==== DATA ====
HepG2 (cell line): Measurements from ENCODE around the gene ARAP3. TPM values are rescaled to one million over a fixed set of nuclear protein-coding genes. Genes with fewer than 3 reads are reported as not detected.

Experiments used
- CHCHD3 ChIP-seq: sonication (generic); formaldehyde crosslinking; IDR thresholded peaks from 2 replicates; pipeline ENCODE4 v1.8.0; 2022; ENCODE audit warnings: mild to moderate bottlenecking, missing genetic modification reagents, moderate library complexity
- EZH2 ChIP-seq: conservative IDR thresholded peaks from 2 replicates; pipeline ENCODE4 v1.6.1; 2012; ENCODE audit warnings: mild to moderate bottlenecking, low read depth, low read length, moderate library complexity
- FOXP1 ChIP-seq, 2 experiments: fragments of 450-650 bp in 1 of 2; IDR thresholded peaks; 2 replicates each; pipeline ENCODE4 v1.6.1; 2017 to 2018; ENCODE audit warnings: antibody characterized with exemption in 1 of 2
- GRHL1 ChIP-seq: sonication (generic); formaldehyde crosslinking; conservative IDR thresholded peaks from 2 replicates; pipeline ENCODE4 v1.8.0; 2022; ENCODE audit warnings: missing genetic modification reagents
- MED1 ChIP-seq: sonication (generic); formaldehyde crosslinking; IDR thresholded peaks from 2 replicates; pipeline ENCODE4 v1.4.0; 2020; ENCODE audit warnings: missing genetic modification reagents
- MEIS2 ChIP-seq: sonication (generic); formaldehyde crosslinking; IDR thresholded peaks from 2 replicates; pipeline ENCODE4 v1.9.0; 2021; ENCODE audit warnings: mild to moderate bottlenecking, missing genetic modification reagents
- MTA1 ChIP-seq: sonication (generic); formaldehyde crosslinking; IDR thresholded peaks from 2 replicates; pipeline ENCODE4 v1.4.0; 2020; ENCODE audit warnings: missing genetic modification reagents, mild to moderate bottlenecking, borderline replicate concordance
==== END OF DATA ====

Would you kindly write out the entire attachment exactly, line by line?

HepG2 (cell line): Measurements from ENCODE around the gene ARAP3. TPM values are rescaled to one million over a fixed set of nuclear protein-coding genes. Genes with fewer than 3 reads are reported as not detected.

Experiments used
- CHCHD3 ChIP-seq: sonication (generic); formaldehyde crosslinking; IDR thresholded peaks from 2 replicates; pipeline ENCODE4 v1.8.0; 2022; ENCODE audit warnings: mild to moderate bottlenecking, missing genetic modification reagents, moderate library complexity
- EZH2 ChIP-seq: conservative IDR thresholded peaks from 2 replicates; pipeline ENCODE4 v1.6.1; 2012; ENCODE audit warnings: mild to moderate bottlenecking, low read depth, low read length, moderate library complexity
- FOXP1 ChIP-seq, 2 experiments: fragments of 450-650 bp in 1 of 2; IDR thresholded peaks; 2 replicates each; pipeline ENCODE4 v1.6.1; 2017 to 2018; ENCODE audit warnings: antibody characterized with exemption in 1 of 2
- GRHL1 ChIP-seq: sonication (generic); formaldehyde crosslinking; conservative IDR thresholded peaks from 2 replicates; pipeline ENCODE4 v1.8.0; 2022; ENCODE audit warnings: missing genetic modification reagents
- MED1 ChIP-seq: sonication (generic); formaldehyde crosslinking; IDR thresholded peaks from 2 replicates; pipeline ENCODE4 v1.4.0; 2020; ENCODE audit warnings: missing genetic modification reagents
- MEIS2 ChIP-seq: sonication (generic); formaldehyde crosslinking; IDR thresholded peaks from 2 replicates; pipeline ENCODE4 v1.9.0; 2021; ENCODE audit warnings: mild to moderate bottlenecking, missing genetic modification reagents
- MTA1 ChIP-seq: sonication (generic); formaldehyde crosslinking; IDR thresholded peaks from 2 replicates; pipeline ENCODE4 v1.4.0; 2020; ENCODE audit warnings: missing genetic modification reagents, mild to moderate bottlenecking, borderline replicate concordance